Simplicity is important - here’s why

When it comes to web design, simplicity is not valued enough. Simplicity is important - but why? Simplicity reduces navigation confusion, makes the website look more sophisticated and can help in increasing site conversions (sign ups, contacts). All too often, web designers tend to miss the point of simplicity and over do the amount of information given on a single page - the need to get everything across at once can seriously hinder how much a website visitor is able take in. Over complicated pages can lead to higher than average bounce rates or lower on-page conversions. We thought we’d share with you some top tips to simplify your website.

  • Keep things along the 80-20 rule
    • Use the Pareto principle which is that 80% of the effects come from 20% of the causes. This means taking away as much as you can from your design that will not lead to any type of conversion. Take things back to the bare essentials and make those work properly
  • Embrace few colors in your theme
    • Does a monochrome color scheme work for you? If not, try out as few colors as possible. Work towards a design that requires less effort for your website visitor to process. Fewer colors will also give your site a sleek, classic look
  • Keep copy short and sweet
    • Embrace compelling copy but keep things shorter and to the point. Make your point quickly and keep things easy-to-read by sticking to a few key points. Use shorter sentences, and keep paragraphs to a maximum of 3-4 sentences for easy reading.
  • Fix your navigation
    • Often many sites have over complicated and lengthy navigation options. Remember to include navigation to your list of things to simplify today. Keep important and key pages in your navigation bar. Remove excess clutter and keep all navigation menus visible. Other key things to keep in mind is the use of universal icons as well as ensuring a sitemap in your footer - these are all standard items that visitors look for.

How Much Does it Cost to Design a Site?

If you are in the market for a website or application, it can sometimes be daunting. Being unsure of where to start, which development firm to use or how much the whole process is going to cost you can be truly overwhelming. And then there are those horror stories of others, who selected a developer based solely on cost (the cheapest quote perhaps) and ended up majorly down the hole with their budgets, while owning a unfinished website. Whether you are in the market for a website application with a specific outline and goal, or have a rough idea of what you need your application to do, how do you go about finding the best selection for you? And then how do you know that whoever you select is going to deliver what you want and in the time frame that you need it? And then, not knowing how to code yourself, you can land up frustrated at not understanding the process - especially if your development team gives you the runaround. At CakeDC, we are committed to a transparent workflow - we've created our own git workflow (MIT license) and we've used it successfully with our clients for 3+ years and dozens of projects. We use it to accelerate growth and innovation providing the highest quality application development. What sets CakeDC apart from others is that our experts listen closely to your needs. Second, we formulate a roadmap of milestones based on your specifications. Third, we offer guidance while delivering the highest quality results in a fraction of other developer’s time, by doing things The Right Way™ So how much is it going to cost you? Well this is of course dependent on what you project scope includes, however, we will work with you in determining the best package to suit your requirements. You can check out all of our rates and packages here. Ready to get your project started? Reach out to our experts today to see how easy it can be to get your application up and running.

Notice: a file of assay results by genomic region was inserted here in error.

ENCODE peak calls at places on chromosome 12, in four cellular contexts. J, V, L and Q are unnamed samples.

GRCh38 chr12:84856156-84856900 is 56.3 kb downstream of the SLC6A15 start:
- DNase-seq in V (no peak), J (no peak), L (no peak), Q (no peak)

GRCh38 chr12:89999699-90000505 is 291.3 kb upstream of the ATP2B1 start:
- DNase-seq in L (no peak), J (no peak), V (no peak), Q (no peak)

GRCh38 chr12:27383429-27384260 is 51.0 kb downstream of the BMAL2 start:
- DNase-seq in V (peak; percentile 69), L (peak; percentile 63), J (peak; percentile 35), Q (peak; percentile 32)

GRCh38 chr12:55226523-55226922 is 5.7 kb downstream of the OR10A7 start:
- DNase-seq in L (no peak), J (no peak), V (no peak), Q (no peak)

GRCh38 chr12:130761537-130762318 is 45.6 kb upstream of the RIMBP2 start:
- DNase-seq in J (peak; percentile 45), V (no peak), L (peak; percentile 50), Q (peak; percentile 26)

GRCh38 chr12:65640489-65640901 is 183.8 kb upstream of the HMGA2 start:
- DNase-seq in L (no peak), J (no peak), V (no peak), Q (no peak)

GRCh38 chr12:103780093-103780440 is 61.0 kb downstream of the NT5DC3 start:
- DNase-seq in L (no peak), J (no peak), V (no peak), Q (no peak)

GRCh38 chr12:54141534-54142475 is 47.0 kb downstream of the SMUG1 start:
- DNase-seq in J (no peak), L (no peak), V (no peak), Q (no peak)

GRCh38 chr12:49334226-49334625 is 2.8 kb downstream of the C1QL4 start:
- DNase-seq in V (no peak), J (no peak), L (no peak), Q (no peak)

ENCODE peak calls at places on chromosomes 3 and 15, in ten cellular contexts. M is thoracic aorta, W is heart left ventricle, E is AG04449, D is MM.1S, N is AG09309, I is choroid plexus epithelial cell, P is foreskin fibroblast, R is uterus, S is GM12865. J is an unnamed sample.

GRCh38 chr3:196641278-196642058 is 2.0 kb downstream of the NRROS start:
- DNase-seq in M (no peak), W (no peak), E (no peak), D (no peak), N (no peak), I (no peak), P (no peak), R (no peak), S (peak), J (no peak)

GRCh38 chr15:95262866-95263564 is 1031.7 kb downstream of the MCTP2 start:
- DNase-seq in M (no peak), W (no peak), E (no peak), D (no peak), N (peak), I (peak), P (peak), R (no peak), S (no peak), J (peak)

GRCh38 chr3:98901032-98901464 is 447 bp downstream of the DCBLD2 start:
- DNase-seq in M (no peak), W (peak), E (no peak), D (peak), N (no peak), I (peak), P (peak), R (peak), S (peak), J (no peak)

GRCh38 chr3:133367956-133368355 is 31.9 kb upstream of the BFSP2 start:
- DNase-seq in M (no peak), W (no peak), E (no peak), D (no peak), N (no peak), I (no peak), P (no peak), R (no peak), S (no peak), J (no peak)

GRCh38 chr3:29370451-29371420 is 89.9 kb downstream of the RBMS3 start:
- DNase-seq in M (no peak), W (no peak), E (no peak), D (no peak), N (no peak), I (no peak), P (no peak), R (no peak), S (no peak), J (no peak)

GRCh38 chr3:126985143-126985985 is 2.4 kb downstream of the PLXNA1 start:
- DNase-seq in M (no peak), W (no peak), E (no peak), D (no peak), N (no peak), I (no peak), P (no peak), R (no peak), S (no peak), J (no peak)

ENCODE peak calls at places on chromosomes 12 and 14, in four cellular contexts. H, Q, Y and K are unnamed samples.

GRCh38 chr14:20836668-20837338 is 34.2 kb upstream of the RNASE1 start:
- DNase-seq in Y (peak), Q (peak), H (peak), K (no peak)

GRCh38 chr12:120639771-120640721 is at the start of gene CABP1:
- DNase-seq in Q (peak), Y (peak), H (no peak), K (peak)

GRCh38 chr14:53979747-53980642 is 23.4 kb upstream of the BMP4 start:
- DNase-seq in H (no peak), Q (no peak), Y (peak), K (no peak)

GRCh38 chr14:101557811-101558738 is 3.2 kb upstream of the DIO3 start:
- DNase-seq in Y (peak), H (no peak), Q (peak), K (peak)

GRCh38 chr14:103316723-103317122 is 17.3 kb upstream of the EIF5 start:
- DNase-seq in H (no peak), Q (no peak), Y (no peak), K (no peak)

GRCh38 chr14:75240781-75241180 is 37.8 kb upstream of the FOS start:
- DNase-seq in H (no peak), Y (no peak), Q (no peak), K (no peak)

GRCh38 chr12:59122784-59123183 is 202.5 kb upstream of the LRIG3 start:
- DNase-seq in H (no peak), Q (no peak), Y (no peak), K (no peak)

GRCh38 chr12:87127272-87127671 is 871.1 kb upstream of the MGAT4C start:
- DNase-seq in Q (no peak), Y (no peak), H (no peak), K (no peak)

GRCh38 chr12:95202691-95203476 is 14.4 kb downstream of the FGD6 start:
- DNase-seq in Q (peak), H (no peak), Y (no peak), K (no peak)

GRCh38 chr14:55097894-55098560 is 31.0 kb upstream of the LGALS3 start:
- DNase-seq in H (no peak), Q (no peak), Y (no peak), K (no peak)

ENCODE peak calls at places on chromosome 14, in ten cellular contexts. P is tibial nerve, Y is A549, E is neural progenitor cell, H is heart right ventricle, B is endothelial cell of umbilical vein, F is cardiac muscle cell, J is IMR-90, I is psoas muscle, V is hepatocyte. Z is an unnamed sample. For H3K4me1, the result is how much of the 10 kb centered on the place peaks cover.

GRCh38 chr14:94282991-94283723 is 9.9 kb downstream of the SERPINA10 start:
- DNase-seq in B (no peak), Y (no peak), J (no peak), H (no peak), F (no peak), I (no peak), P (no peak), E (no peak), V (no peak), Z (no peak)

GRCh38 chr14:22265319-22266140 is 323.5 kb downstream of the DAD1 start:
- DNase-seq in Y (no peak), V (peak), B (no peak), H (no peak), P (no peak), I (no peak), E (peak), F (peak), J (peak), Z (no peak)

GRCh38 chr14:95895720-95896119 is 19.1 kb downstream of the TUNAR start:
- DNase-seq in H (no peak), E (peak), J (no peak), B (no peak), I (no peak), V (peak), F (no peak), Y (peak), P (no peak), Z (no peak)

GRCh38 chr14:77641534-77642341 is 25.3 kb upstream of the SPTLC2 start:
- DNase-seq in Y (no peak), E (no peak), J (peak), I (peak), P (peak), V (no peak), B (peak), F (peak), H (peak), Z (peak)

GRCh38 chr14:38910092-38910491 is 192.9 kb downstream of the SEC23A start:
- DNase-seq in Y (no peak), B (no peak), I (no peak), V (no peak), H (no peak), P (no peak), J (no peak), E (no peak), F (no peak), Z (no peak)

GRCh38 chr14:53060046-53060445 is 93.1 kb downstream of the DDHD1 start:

What your website users are trying to ...